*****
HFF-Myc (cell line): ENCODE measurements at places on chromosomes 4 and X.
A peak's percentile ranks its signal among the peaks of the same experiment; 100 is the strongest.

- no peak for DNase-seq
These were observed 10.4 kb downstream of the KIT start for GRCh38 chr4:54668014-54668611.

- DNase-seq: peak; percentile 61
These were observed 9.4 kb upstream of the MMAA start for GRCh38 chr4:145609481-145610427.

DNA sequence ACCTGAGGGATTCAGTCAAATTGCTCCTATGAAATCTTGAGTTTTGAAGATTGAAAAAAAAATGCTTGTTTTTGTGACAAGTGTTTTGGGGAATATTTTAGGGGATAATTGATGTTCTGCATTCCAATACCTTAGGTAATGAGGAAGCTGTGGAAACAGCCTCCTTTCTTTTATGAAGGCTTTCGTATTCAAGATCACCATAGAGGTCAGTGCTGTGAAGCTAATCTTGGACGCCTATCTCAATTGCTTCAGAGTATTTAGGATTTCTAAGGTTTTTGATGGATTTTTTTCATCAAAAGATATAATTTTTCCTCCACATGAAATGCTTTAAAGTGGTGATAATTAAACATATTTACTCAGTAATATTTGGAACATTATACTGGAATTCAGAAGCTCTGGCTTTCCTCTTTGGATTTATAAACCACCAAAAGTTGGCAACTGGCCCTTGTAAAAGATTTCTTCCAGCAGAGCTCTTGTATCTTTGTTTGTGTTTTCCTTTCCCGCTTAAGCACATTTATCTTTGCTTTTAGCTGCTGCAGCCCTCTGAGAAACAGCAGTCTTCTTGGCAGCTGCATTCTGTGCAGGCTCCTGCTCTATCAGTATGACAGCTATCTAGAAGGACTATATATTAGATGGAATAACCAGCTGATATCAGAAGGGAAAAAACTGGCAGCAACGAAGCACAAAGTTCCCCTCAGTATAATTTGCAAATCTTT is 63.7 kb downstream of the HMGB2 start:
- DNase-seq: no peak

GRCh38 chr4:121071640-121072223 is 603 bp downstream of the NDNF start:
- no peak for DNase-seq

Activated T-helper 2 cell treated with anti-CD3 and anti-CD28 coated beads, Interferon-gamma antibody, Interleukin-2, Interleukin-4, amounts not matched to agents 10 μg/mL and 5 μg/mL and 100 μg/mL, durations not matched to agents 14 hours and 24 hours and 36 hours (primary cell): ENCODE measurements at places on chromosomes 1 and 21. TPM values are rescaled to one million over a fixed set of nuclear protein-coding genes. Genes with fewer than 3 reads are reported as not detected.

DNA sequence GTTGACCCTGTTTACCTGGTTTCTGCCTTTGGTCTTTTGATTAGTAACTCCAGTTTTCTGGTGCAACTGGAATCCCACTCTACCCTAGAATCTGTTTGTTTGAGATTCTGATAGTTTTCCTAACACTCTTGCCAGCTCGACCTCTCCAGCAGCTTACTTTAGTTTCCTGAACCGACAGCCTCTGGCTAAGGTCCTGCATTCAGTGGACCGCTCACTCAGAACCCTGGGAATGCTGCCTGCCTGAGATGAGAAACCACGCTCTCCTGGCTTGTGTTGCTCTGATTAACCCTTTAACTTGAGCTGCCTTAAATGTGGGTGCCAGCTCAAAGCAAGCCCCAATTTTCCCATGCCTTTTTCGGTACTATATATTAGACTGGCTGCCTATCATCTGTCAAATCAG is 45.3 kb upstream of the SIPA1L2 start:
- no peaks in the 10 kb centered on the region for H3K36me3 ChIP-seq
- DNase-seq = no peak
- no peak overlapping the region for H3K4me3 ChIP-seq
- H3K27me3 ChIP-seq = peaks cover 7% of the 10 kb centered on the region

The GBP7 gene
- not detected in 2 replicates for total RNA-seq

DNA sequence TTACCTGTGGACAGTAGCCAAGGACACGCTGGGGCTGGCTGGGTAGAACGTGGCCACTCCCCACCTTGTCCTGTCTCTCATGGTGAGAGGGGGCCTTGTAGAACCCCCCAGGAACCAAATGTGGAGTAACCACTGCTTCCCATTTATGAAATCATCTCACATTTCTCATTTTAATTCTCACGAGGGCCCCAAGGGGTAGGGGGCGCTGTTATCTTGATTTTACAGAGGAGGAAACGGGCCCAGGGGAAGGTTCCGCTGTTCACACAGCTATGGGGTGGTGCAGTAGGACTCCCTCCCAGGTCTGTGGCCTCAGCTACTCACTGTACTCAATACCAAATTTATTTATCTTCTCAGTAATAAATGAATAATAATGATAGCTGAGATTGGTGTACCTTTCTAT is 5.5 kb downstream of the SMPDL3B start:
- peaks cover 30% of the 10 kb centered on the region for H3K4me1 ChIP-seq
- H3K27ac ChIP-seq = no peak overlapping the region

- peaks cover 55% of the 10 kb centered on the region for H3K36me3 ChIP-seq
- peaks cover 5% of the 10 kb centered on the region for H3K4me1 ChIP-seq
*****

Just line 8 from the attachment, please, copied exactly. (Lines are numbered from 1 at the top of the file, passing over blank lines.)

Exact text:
- DNase-seq: no peak